Leaving a meeting with a shared understandingPosted by Clayton Greer
A vexation of work life that is all too common is to carve a meeting out of an extended team's minimal available time and then discover after the meeting that individual members hold their own different understanding of what was decided. An example might be a systems analyst who supports the needs of multiple business platforms or applications, all of which have business managers competing for both priority service response and extensive product delivery from the analyst. In this example, agreements that were made in a team meeting begin to unravel just days later over disagreements of exactly what was decided and negotiated regarding which system was going to receive what functional upgrades first. Another example might be a technical management team that meets to decide on how a departmental reorganization should handle a proscribed 5% reduction in headcount, only to discover during the middle of implementing the re-organization that one of the QA managers has misunderstood how workflow was going to be restructured within her team.
Sometimes a lack of shared understanding can be a calculated attempt on the part of a meeting participant to be opportunistic in implmenting their own course amidst the busyness and confusion of hectic work demands that are further stretched by cross-functional team collaboration. Regardless if the reason for the confusion is due to calculated intent, inattention, or the occassional lapse of detail by an individual of goodwill, practicing strong meeting leadership can maximize a common understanding of what was agreed to at a meeting as well as clarify the observed behavior of meeting participants who chronically misunderstand meeting decisions. This leadership takes the form of 2 practices prior to holding the meeting and 3 practices at the end of a meeting.
Pre-meeting leadership practices
A successful shared understanding at the end of a meeting is enhanced by encouraging meeting participants to be prepared individually in advance of the meeting. It is a common practice to meet individually with key individuals prior to a meeting in order to smooth out the surprises or objections that will influence the direction or conclusion of a strategic or contentious decision. This technique is also a valuable practice to increase shared understandings of decisions made during a meeting when there is either complex or large amounts of new material or options to be considered prior to a decision being made, or when there has been a history of confusion or disagreements about what a meeting decided. In this situation, the meeting leader is using their influence to ensure that everyone comes fully prepared and ready to contribute productively to the meeting. Obviously some number of new ideas, issues, and bases of negotiation will arise for the first time during the actual meeting, but your chances of leaving with a shared understanding are greatly improved if you have individually confirmed that each participant begins the meeting with the required background.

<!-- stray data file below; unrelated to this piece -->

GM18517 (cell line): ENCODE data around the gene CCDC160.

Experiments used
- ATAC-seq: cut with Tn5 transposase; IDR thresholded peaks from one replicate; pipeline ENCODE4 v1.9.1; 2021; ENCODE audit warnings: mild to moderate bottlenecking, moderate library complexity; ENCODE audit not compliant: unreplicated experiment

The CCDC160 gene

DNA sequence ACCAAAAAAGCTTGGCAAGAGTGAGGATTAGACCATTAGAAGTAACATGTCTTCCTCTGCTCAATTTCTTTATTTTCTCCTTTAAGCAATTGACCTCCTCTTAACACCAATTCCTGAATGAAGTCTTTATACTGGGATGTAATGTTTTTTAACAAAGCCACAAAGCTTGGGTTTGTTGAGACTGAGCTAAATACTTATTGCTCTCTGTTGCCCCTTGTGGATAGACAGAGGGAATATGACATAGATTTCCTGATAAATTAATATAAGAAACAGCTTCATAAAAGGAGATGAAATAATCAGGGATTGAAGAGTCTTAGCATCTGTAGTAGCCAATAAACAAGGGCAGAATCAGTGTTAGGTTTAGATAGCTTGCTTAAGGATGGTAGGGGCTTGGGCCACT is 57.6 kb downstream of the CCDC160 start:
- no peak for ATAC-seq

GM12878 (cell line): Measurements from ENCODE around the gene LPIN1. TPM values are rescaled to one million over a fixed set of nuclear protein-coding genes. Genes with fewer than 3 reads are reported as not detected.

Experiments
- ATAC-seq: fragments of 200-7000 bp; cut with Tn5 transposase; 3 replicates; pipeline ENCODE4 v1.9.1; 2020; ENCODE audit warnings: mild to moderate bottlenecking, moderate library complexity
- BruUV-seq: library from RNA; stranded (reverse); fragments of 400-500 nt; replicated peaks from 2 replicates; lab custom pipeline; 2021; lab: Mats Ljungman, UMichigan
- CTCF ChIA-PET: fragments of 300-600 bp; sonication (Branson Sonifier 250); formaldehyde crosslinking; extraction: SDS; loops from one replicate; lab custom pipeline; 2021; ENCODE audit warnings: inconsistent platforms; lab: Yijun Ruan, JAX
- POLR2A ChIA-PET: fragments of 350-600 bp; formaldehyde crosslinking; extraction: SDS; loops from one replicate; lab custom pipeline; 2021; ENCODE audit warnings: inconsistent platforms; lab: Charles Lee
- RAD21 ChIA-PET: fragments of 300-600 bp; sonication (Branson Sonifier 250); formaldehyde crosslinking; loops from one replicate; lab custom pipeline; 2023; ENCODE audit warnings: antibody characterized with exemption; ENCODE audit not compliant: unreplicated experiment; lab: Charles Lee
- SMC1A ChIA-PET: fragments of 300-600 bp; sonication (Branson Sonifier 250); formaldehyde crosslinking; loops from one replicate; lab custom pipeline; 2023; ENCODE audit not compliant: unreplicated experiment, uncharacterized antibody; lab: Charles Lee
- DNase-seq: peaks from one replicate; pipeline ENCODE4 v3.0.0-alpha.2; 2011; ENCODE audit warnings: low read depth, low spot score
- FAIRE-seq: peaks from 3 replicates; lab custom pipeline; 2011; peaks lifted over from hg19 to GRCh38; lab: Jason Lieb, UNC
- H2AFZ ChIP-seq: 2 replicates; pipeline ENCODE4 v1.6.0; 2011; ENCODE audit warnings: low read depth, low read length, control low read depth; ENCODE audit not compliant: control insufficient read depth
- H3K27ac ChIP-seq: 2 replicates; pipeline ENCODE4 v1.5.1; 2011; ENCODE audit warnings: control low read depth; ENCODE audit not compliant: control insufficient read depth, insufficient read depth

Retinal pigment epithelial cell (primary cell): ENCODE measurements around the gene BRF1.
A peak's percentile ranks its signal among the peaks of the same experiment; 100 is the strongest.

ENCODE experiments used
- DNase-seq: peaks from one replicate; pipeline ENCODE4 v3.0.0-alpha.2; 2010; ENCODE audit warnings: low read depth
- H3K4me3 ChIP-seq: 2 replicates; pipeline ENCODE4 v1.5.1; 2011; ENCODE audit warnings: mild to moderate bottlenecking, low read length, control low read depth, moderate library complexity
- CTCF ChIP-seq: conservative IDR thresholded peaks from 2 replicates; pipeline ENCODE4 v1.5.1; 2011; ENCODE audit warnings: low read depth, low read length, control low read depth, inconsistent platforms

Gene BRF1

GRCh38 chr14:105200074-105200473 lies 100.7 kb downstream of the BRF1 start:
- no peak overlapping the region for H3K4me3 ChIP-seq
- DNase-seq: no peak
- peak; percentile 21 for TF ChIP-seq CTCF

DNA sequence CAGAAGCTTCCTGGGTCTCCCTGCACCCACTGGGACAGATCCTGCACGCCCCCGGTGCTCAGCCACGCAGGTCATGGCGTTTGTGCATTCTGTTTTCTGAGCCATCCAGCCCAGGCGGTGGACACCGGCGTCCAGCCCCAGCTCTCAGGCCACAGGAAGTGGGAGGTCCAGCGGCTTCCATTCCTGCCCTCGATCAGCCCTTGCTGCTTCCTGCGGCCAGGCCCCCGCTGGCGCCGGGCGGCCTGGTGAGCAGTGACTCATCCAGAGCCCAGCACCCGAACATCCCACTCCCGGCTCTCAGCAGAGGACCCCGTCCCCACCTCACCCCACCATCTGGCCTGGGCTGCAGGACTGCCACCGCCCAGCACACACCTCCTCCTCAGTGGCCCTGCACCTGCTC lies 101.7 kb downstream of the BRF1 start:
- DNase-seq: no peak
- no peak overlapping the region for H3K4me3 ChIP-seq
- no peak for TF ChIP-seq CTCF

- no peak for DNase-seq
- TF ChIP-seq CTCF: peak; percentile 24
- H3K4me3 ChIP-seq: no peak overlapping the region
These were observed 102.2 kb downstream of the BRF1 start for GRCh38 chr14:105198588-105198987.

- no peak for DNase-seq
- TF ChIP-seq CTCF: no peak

The other pre-meeting practice is to prepare and distribute an agenda sufficiently in advance of the meeting. The agenda reminds the participants of the import of your individual visit if one was conducted, and it always presents a record that sets a tone of how they should be prepared and of the certainy of how you will lead the meeting. Perhaps more importantly, an agenda also allows you to plan all the items, no more or less than necessary, in the appropriate order and with sufficient time for discussion that will allow the meeting participants to focus on the critical decisions at hand. If your agenda analysis reveals that you only have 60 minutes to cover 120 minutes worth of discussion, you can limit the introduction of topics to ensure that discussion is not rushed or confused during the meeting. This planning leads to a better chance that everyone will have followed the details and conclusions reached during the meeting's discussion.